As an investment grade corporate bond manager, I bought a convertible bond once, where it was “busted,” and was attractive just for the income alone.  As it was, after I left the firm, the stock rallied to the point where converting to stock made sense.

This is tough: convertible bonds make sense for those that want the possibility of extra income if the stock price rises, but are willing to take a lower income on the convertible bond versus straight debt.

Oh, one more thing, again, generally only lower rated companies issue convertible debt, so you have to live with a higher level of default risk.  Yes, convertible bonds offer the best of both worlds… so long as the issuer doesn’t default.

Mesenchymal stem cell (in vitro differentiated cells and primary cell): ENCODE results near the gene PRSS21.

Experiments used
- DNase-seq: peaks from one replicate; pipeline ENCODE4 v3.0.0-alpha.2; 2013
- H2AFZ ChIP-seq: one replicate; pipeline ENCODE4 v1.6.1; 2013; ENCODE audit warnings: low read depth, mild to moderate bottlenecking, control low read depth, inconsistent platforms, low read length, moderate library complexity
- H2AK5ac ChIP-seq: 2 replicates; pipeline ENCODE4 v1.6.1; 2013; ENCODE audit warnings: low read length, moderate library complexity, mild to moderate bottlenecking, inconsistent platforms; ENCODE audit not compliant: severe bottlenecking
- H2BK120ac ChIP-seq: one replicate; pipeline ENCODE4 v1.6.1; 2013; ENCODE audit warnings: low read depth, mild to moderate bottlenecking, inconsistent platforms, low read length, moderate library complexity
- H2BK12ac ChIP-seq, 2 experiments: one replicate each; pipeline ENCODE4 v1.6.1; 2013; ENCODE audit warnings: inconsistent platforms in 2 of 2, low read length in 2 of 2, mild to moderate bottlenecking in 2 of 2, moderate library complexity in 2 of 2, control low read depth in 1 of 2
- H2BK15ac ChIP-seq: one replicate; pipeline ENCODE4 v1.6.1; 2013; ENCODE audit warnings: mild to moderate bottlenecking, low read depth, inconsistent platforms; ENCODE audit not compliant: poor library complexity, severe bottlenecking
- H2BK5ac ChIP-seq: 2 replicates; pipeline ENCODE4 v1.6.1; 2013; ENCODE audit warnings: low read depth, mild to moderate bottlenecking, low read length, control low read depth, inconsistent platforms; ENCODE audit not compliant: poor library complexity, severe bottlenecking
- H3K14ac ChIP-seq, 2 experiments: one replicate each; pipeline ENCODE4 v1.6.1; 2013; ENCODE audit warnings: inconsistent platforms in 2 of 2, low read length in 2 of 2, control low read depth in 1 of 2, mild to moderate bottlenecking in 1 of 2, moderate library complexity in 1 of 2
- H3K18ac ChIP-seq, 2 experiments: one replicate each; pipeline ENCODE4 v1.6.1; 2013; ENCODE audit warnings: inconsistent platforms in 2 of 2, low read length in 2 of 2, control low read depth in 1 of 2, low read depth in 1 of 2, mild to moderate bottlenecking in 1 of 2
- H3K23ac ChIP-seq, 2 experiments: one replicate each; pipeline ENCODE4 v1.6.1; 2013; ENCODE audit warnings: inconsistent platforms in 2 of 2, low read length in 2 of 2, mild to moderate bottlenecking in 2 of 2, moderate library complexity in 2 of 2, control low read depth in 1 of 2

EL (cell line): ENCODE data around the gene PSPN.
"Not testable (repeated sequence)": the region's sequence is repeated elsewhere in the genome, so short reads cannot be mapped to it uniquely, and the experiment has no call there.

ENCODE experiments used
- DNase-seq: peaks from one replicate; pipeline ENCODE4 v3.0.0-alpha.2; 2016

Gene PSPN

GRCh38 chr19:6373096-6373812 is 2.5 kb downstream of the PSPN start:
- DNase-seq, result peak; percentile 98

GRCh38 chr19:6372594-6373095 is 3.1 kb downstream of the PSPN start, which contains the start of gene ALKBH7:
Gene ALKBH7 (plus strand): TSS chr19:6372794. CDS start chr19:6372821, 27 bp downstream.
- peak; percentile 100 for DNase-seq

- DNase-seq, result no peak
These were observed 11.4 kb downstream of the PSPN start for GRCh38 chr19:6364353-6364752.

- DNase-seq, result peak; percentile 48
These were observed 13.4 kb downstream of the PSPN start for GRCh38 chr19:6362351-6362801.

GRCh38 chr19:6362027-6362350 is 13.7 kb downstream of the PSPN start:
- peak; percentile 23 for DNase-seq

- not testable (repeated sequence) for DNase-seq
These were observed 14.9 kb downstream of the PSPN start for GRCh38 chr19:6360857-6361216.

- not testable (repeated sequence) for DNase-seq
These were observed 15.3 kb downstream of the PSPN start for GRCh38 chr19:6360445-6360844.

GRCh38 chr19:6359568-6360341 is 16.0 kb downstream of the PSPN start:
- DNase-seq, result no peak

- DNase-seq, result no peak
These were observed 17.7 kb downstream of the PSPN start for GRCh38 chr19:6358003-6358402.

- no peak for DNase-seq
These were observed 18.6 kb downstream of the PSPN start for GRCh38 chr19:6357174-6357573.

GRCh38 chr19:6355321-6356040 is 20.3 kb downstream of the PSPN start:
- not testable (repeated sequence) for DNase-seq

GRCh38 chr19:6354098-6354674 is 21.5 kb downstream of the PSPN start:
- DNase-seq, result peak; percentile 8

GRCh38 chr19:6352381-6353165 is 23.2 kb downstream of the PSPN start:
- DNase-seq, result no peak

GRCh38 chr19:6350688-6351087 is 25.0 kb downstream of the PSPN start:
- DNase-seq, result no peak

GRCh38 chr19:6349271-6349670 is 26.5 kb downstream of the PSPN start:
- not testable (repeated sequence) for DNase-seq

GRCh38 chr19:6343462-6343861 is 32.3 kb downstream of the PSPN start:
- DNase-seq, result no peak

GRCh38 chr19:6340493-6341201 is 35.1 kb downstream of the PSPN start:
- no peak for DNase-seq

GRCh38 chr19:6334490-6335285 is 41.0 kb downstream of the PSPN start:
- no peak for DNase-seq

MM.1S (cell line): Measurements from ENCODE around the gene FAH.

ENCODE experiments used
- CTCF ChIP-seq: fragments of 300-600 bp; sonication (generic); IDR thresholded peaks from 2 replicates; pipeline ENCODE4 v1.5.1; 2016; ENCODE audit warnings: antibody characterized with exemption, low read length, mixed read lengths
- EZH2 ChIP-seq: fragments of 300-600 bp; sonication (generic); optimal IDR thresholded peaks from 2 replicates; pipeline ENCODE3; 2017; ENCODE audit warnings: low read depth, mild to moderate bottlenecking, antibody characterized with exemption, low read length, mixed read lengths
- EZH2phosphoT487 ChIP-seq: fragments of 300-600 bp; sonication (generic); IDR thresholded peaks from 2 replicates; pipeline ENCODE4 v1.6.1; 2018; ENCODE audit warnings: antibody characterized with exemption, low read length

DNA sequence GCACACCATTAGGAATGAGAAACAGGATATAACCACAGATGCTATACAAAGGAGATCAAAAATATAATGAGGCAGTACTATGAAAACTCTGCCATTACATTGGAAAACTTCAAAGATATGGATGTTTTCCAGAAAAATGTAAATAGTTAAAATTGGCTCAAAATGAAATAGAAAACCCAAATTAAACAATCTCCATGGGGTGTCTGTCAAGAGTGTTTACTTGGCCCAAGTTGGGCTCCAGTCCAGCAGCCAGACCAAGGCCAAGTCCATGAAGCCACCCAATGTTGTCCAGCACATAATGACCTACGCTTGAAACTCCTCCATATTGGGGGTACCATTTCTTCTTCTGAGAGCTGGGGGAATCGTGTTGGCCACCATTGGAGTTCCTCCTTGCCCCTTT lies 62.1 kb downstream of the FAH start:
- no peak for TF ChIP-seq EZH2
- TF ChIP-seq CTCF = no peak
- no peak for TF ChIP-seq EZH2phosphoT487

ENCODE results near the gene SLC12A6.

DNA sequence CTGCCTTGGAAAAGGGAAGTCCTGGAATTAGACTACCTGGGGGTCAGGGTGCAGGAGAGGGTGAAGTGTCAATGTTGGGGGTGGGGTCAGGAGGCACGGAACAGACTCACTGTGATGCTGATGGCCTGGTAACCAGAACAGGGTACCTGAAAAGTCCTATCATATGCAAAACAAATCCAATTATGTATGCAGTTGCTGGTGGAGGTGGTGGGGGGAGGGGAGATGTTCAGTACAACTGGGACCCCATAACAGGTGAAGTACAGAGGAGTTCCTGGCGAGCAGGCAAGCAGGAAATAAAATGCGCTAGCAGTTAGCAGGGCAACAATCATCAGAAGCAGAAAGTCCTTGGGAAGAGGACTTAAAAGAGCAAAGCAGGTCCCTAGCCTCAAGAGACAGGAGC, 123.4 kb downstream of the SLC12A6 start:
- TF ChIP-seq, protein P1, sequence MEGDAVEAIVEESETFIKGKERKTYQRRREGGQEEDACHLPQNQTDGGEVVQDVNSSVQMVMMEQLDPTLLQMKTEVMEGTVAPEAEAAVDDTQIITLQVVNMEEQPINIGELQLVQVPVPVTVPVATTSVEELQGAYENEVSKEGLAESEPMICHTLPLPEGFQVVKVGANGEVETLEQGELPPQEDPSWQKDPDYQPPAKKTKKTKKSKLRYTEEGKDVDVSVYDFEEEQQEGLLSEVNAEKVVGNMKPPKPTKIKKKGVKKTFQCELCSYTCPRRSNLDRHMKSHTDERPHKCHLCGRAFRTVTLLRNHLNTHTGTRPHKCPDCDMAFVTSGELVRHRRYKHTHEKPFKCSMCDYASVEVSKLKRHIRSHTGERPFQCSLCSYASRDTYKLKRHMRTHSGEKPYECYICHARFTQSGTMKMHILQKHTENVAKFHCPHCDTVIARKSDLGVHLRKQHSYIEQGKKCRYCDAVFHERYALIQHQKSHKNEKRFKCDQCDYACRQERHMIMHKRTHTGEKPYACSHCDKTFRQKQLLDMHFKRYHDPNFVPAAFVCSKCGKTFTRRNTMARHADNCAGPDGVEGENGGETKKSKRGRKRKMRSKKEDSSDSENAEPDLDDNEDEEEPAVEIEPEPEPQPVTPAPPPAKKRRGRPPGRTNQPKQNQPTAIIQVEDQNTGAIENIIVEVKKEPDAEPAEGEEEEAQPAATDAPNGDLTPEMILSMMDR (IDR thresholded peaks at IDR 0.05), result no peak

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David J. Merkel, CFA, FSA — 2010-present, I am working on setting up my own equity asset management shop, tentatively called Aleph Investments. It is possible that I might do a joint venture with someone else if we can do more together than separately. From 2008-2010, I was the Chief Economist and Director of Research of Finacorp Securities. I did a many things for Finacorp, mainly research and analysis on a wide variety of fixed income and equity securities, and trading strategies. Until 2007, I was a senior investment analyst at Hovde Capital, responsible for analysis and valuation of investment opportunities for the FIP funds, particularly of companies in the insurance industry. I also managed the internal profit sharing and charitable endowment monies of the firm. From 2003-2007, I was a leading commentator at the investment website RealMoney.com. Back in 2003, after several years of correspondence, James Cramer invited me to write for the site, and I wrote for RealMoney on equity and bond portfolio management, macroeconomics, derivatives, quantitative strategies, insurance issues, corporate governance, etc. My specialty is looking at the interlinkages in the markets in order to understand individual markets better. I no longer contribute to RealMoney; I scaled it back because my work duties have gotten larger, and I began this blog to develop a distinct voice with a wider distribution. After three-plus year of operation, I believe I have achieved that. Prior to joining Hovde in 2003, I managed corporate bonds for Dwight Asset Management. In 1998, I joined the Mount Washington Investment Group as the Mortgage Bond and Asset Liability manager after working with Provident Mutual, AIG and Pacific Standard Life. My background as a life actuary has given me a different perspective on investing. How do you earn money without taking undue risk? How do you convey ideas about investing while showing a proper level of uncertainty on the likelihood of success? How do the various markets fit together, telling us us a broader story than any single piece? These are the themes that I will deal with in this blog. I hold bachelor’s and master’s degrees from Johns Hopkins University. In my spare time, I take care of our eight children with my wonderful wife Ruth.